Amnesty berates AU declaration on ICC
14 October 2013, 15:10
Nairobi - The African Union’s declaration that senior government officials should not appear before the International Criminal Court (ICC) and their call for deferral of the cases against Kenya’s leaders is deplorable, human rights group, Amnesty International, said.
The declaration was made in Addis Ababa, Ethiopia this past weekend at an Extraordinary Summit of the AU on the question of Africa’s relationship with the ICC.
“This declaration sends the wrong message, that politicians on the African continent will place their political interests above those of victims of war crimes, crimes against humanity and genocide,” said Tawanda Hondora, Amnesty International’s Deputy Director of Law and Policy.
The AU summit called for the deferral of the ICC trials of President Uhuru Kenyatta and Deputy President William Ruto by the UN Security Council, and set up a contact group of the AU Executive Council to take up the matter with the United Nations Security Council.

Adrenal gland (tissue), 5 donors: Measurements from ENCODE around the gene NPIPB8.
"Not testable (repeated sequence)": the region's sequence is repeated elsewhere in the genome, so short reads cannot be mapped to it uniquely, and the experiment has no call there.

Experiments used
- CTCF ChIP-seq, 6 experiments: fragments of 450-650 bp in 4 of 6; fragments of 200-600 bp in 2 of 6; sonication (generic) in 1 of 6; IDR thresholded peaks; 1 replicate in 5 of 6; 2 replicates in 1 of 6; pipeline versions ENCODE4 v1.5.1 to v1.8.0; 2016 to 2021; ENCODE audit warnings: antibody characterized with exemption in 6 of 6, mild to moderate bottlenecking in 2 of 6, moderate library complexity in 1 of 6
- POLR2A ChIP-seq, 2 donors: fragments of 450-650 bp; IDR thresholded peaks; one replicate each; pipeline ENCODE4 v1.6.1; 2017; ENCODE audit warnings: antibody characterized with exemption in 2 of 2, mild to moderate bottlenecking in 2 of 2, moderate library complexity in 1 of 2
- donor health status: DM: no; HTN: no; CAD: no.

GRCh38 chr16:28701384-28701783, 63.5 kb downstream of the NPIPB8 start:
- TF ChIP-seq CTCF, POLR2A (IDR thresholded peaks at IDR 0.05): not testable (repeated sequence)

“Requesting the deferral of the trials of Kenyatta and Ruto would send a strong message that the victims of the post-election violence in Kenya don’t matter,” said Hondora.
He said Amnesty International recognised that Kenya suffered a “horrendous assault” during the attack on the Westgate shopping mall in Nairobi last month, with significant loss of life and livelihoods, but this must not be used to insulate the President and his deputy from appearing before the ICC.
“Victims of the post-election violence have waited over five years to see the cogs of justice turn after Kenya failed to deliver justice and the ICC stepped in. These trials should and must go ahead. Any move by the Security Council on foot of the AU’s request to delay justice would be political interference in independent judicial proceedings,” said Hondora.
AU leaders debated calling for the withdrawal of the 34 African countries that are members of the Rome Statute of the ICC if the Kenyan cases are not dropped or deferred, but did not go that far.
Amnesty International had called on African leaders not to support such a move amid fears that states critical of the ICC would follow the example of the Kenyan Parliament which on September 5 voted to leave the Court.
“African states played a vital role in setting up the ICC and have an unquestionable stake in producing a just, fair and effective court,” said Hondora.
– CAJ News